On occasion, one person will exploit their influence over another to gain an advantage over possessions and an estate when the second person dies. It is often difficult to prove that someone influenced a testator to change their will against their intentions, especially after the testator is deceased. However, in Kozak Estate, 2018 ABQB 185, the Court considered such a situation and found that it had indeed occurred.
What Happened in Kozak Estate?
Ted Kozak was a 72 year-old bachelor when he met Maryann Seafoot. A few years before meeting Maryann, Ted had executed a will naming his sister as his executor and beneficiary. In the two months after meeting Maryann, Ted sold the multi-generation family farm where he had lived his entire life, bought a new acreage, moved in with Maryann, and signed a new will appointing Maryann as executor and sole beneficiary. Ted made a second will about 16 months later that again named Maryann as executor and sole beneficiary, and her son as the alternate executor and beneficiary if Maryann predeceased him.
After Ted died, his sister challenged both wills Ted made after he met Maryann, arguing that Maryann had unduly influenced Ted into changing his will in Maryann’s favour. The Court had to determine whether Maryann exercised undue influence over Ted during their relationship and whether Ted changed his will of his own volition.
What is Undue Influence in an Estate Context?
The Court in Kozak Estate found that undue influence is not bad influence, but coercion – undue influence occurs when the testator makes a will that does not reflect their wishes because they feel like they have to. A will made under undue influence is not valid.
How Will a Court Determine if there is Undue Influence?
Undue influence occurs in a relationship where there is an imbalance between the two parties that one of them seeks to take advantage of. Often, the weaker party is older and wealthier, but not very healthy. It can happen in a romantic relationship, but it can also happen between friends, between a caregiver and patient, or between a child and parent. The stronger party seeks to manipulate, coerce, or influence the weaker party. The stronger party might take advantage of the weaker party’s dependence to get them to transfer wealth, property, bank accounts, etc. or to change estate documents in favour of the strong party.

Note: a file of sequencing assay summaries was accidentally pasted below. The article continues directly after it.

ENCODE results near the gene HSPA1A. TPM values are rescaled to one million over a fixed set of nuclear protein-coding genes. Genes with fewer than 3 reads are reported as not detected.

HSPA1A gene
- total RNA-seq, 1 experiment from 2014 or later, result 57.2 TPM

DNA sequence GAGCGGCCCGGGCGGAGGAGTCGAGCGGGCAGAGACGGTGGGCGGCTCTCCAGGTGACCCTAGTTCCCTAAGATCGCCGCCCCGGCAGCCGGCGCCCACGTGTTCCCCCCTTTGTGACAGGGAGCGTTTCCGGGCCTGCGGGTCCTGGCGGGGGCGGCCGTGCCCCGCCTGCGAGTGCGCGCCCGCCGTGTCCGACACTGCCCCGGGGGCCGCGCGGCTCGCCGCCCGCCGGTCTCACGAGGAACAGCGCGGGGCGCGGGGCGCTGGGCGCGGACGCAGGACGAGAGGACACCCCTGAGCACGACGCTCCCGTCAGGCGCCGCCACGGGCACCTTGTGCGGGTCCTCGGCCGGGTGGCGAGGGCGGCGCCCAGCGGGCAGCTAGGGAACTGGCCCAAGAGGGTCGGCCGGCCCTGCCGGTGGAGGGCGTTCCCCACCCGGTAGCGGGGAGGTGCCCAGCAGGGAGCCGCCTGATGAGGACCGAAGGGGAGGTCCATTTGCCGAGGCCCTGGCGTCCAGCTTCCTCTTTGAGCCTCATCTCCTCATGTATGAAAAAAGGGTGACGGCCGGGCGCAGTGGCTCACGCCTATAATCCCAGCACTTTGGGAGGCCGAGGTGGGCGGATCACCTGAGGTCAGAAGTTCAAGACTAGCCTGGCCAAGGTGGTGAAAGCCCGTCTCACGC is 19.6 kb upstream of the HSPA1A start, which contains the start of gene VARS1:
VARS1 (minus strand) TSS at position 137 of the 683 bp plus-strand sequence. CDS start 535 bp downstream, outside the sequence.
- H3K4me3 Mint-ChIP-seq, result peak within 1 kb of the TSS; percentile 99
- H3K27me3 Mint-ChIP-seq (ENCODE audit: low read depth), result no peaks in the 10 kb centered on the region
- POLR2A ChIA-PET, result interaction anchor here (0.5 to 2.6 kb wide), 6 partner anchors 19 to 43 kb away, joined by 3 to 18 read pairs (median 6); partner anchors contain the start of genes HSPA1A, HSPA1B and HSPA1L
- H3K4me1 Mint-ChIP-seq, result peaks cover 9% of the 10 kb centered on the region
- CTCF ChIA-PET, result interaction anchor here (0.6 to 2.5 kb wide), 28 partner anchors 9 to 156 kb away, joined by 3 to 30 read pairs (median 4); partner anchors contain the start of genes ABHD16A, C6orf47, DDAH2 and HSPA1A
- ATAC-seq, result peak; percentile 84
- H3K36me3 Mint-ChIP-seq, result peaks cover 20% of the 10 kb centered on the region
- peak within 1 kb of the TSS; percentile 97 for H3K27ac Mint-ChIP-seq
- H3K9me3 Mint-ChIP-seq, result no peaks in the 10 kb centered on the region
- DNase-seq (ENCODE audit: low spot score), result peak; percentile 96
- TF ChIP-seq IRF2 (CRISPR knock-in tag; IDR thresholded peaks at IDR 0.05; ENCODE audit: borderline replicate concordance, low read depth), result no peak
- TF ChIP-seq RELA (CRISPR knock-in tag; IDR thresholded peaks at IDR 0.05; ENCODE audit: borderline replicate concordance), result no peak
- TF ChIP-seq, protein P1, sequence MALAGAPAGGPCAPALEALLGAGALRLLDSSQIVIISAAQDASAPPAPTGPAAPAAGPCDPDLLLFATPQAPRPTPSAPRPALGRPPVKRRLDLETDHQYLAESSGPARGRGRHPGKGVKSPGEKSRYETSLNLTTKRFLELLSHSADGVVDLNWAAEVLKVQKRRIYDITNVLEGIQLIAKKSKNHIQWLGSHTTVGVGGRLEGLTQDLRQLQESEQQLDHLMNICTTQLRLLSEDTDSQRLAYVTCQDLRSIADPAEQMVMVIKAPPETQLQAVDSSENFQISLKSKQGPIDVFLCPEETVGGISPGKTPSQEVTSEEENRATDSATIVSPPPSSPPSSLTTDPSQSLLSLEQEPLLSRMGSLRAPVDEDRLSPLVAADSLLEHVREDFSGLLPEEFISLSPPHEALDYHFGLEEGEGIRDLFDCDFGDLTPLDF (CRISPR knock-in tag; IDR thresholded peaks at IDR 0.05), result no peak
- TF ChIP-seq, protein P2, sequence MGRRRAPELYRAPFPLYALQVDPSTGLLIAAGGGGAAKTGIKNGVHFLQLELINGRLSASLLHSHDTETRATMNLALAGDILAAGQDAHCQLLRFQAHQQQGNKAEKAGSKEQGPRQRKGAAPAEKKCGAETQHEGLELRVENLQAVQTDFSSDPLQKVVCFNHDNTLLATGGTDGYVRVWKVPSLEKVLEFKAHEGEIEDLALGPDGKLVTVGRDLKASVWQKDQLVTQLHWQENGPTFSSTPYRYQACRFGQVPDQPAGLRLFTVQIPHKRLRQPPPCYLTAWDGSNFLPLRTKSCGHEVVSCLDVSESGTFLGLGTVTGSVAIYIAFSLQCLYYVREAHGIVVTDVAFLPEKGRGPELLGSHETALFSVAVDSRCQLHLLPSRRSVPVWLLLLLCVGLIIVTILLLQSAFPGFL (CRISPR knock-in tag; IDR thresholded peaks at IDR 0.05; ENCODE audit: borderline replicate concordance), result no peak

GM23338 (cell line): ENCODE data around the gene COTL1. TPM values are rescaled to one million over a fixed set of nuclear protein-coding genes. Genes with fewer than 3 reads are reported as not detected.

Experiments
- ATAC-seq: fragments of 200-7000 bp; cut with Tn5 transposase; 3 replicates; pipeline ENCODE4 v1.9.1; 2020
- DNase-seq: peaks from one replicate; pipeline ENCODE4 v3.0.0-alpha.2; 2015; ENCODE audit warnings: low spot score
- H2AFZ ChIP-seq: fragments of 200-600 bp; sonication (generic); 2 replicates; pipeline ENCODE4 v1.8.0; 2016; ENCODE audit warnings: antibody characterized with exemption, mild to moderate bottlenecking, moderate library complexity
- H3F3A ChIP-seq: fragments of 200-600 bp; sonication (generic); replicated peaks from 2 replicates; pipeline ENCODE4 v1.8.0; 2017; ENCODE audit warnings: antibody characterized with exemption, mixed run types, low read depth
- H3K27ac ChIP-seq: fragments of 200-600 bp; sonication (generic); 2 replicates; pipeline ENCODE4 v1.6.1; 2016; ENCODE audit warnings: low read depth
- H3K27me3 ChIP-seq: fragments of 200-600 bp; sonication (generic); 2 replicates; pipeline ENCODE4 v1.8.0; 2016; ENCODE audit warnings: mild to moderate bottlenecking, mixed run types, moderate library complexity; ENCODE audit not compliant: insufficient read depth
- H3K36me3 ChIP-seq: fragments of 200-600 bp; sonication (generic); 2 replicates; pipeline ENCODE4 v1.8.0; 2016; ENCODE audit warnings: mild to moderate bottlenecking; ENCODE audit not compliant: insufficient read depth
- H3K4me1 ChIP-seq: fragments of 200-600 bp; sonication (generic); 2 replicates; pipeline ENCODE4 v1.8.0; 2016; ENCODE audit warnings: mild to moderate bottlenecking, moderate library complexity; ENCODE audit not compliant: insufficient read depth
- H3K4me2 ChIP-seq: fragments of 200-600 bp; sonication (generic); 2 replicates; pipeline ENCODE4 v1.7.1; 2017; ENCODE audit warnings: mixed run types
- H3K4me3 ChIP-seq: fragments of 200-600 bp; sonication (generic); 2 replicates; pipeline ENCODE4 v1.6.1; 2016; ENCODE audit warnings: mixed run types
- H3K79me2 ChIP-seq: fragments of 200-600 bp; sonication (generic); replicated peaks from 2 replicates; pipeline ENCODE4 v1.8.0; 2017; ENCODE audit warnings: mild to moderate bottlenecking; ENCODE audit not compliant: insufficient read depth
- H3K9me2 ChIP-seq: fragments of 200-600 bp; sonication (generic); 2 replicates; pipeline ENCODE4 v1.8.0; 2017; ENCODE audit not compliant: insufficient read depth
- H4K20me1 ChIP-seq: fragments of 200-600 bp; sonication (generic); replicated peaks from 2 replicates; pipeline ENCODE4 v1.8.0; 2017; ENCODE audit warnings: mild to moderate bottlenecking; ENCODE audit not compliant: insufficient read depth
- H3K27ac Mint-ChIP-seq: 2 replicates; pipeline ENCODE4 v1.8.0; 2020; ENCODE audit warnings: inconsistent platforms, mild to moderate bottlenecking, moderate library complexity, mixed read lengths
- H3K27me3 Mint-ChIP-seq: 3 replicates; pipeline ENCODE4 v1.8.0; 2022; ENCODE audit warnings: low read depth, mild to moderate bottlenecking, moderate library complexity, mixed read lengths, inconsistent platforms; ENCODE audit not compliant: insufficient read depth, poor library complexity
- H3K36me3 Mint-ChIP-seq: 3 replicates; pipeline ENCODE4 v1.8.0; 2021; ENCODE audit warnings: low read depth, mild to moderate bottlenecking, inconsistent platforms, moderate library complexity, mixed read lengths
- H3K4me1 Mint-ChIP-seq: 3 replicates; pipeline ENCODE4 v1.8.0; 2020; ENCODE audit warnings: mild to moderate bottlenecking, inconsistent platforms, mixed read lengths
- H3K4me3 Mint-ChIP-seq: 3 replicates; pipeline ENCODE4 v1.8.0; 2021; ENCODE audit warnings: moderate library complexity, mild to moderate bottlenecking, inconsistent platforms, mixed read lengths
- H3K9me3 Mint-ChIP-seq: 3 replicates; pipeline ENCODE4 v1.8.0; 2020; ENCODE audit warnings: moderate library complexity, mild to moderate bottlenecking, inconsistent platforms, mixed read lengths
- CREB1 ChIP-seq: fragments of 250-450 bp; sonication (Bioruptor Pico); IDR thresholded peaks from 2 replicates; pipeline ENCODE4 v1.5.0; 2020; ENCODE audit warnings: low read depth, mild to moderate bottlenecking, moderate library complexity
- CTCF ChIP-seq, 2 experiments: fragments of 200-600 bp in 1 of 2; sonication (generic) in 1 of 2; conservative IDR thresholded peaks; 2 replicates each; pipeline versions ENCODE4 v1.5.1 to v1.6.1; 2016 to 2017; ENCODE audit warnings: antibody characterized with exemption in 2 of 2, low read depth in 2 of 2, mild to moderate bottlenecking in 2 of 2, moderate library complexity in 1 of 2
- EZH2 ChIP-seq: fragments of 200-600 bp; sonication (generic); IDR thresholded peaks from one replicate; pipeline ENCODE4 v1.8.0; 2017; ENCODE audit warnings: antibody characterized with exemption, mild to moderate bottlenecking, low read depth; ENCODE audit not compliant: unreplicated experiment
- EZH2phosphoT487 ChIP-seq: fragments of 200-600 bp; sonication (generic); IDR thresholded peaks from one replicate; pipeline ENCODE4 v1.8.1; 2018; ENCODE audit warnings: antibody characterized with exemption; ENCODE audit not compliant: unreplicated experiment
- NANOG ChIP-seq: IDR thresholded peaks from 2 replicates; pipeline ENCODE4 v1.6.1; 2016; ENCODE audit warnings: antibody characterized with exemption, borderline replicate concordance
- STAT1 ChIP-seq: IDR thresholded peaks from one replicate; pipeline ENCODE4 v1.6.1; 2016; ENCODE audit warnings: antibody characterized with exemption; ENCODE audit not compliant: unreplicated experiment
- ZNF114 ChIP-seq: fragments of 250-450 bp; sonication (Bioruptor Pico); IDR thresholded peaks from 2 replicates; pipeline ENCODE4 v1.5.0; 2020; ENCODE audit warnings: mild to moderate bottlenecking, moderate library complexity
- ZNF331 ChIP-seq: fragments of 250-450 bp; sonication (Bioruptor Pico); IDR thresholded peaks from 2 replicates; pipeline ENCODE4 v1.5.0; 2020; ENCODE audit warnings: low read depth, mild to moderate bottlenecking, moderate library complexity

In Kozak Estate, the Court looked at the history of the relationship, looked for a mechanism of control and whether there was evidence of acts of control, and examined indicia of manipulation, including isolation and changes to Ted’s personality.
The Court found Maryann controlled Ted through a promise of marriage and used this to manipulate him into providing economic benefits to her. Therefore, the Court found that on a balance of probabilities, Maryann unduly influenced Ted, and the new wills he made resulted from her undue influence.
Predatory relationships involve a stronger person taking advantage of a weaker person, often for economic advantage. It is extremely difficult to prove undue influence in an estate context, because people are free to choose who to love and sometimes they make poor choices. The difficulty arises in showing there is an extra control that pushes the relationship into the arena of legal concern. Evidence of that level of control can be very hard to come by since these operations are carried out in private. Kozak Estate is a rare example of a sister who was able to prove that her brother was the victim of undue influence.
The Court found that Ted was lonely and enthusiastic about his new relationship with Maryann. However, the Court found that there was no evidence of a loving relationship between Ted and Maryann. Ted and Maryann did the things that Maryann liked to do, even early in their relationship they fought enough that Ted went to look for a cot to sleep on in a garage, Maryann visited friends rather than visiting Ted in hospital, she did not know how often, how long, or why he was in hospital, she seldom visited him after he was moved to an extended living facility, she failed to bring him personal items to make him more comfortable even after she was asked to do so, she did not help him seek assistance, and over the course of their short relationship tens of thousands of dollars were spent in contrast to Ted’s previously frugal lifestyle. The Court found a substantial pre-death transfer of wealth from Ted to Maryann, and found that Maryann’s interest in Ted was economic, not love.